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AIBU to think she is lying?

(13 Posts)
DrowningSeas Fri 12-May-17 22:14:42

I'm more than happy to be corrected on this if anyone is in the know.

I will call her M for the purpose of this.

M has a large background of lying, off the cuff often completely ridiculous and always if she is backed into a corner or questioned on something she has done wrong.

So earlier this week M has messaged me in a state saying their card has been cloned and the transactions have left her overdrawn.

Told her to ring bank, get the card cancelled and then get the money back in into the account and notify wherever the bank say the cards been cloned from.
M said that the bank are putting the money back within 48 hours, when i questioned how much she said 3 transactions of X amount and then another 3 transactions of a different but the same amount.

11 days since payday and this has left her overdrawn which i find odd as we have alot of plans this month and I'm wondering why she's left with so little of wages.. She has a history of being very poor with money also, i feel bad for thinking it but i believe she's spent it all.

Then today, she tells me that she rang the phone banking at 8am and was told she needs to go into a branch as they can't help on the phone. She tried to ring the branch but they didn't open till 9 but a person called her back mid morning.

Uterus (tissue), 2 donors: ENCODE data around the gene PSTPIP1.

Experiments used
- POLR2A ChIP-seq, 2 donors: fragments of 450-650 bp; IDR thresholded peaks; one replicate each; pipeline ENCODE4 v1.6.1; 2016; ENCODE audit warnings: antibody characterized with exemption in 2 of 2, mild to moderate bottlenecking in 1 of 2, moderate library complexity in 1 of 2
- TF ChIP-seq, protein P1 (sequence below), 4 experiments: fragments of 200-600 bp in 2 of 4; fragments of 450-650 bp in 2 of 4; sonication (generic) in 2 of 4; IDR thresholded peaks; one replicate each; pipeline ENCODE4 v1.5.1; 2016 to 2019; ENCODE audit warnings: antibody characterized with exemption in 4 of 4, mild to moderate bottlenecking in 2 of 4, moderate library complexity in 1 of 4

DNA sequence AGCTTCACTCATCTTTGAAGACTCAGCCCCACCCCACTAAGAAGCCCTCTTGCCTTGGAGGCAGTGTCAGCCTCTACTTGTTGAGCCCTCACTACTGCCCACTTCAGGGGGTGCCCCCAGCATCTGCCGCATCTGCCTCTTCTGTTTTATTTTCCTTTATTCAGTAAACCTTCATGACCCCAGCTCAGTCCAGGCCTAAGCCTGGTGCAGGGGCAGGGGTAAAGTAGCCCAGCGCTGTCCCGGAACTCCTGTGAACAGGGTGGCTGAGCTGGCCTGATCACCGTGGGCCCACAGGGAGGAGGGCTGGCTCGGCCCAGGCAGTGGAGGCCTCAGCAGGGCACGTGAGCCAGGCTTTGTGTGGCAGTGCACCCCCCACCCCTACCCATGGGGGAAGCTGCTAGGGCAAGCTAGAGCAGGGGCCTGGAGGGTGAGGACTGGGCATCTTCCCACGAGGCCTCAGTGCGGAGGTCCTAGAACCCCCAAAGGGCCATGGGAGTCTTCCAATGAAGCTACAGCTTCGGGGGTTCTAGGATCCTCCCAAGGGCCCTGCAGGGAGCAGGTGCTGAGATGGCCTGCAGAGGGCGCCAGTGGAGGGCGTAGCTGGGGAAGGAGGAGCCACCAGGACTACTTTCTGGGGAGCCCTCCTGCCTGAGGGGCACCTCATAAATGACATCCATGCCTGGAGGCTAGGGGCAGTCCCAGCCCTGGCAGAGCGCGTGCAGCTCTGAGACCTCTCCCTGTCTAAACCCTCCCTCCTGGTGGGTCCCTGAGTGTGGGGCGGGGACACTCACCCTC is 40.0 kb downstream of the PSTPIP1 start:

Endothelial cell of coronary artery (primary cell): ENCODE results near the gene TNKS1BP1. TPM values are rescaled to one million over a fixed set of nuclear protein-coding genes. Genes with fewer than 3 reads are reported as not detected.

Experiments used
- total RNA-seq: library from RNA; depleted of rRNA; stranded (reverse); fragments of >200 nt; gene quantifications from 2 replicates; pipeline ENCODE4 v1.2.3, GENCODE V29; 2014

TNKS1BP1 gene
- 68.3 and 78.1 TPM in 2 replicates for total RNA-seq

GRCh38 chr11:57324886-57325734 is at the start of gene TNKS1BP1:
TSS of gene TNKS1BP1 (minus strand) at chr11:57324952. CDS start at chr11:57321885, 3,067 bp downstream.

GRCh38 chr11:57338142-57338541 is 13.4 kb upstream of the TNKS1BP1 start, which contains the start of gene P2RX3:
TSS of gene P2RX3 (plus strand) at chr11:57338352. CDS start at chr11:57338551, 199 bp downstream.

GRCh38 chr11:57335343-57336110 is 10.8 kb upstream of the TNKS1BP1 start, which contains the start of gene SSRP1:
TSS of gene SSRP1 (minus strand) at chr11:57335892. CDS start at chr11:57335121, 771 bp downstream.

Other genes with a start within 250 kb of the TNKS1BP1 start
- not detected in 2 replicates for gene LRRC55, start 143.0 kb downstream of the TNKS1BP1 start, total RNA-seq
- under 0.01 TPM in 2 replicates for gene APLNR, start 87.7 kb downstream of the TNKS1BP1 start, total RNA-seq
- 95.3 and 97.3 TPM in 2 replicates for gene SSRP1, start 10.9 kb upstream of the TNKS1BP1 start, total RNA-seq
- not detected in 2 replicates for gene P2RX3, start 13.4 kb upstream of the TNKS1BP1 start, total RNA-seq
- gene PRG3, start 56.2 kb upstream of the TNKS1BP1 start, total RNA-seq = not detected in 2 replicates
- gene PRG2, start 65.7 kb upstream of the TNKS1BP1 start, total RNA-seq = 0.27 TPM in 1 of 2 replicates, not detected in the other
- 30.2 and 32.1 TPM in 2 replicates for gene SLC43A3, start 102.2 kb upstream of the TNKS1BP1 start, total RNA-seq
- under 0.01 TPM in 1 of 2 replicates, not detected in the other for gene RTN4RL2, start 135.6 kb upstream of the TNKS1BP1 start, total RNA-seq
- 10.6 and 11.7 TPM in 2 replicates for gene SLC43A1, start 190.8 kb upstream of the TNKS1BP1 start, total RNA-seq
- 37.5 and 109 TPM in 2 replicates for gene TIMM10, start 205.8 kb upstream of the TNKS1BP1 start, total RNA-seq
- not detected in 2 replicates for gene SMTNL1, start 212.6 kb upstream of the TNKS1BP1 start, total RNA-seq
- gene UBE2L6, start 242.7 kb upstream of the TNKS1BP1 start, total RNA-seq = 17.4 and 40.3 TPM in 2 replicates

This is where i am unsure on facts...

The bank have told her that the case is still with the fraud team and her balance will stay negative until they've resolved which can take upto 7 days.
But then, they've put £150 of the balance into a different account (savings) which she can only access over the counter

Would a bank do this if they are still investigating? What if it wasn't fraud and they've just handed over money?

I really want to think she is being honest, but i am very unsure a bank would do that? Surely if they were happy it's fraud they would just restore her balance?

jarhead123 Fri 12-May-17 22:19:53

I'd just leave her to it. Listen when she talks to you about it, but just let her be.

Maybe she is lying, maybe she isn't; but don't concern yourself with it (I mean this nicely!)

DrowningSeas Fri 12-May-17 22:21:51

It's a very close family member. So i inevitably be drawn into the cross fire if it comes out there's lying involved.

Do you think a bank would do that?

MadamePomfrey Fri 12-May-17 22:24:19

What cross fire is she asking people for money??

DancingLedge Fri 12-May-17 22:26:14

Why is this your business?

hazeydays14 Fri 12-May-17 22:26:38

Not the same situation but a friend had his account frozen before because of suspicions of fraud. He left his cheque book at his ex's and never cancelled it because he's fucking stupid and the ex tried to cash a series of cheques which all bounced because he had no money in.
He got paid into the frozen account and could go into branch to draw out money as long as he could prove where it came from (took his payslip)

DrowningSeas Fri 12-May-17 22:29:13

Because if she is lying there will be a huge family fall out.

It's my business because i will gladly help her through the rest of the month, but really don't want to be lied to.

Thanks hazey that's interesting, she said she needed to take i.d with her.

Judashascomeintosomemoney Fri 12-May-17 22:34:35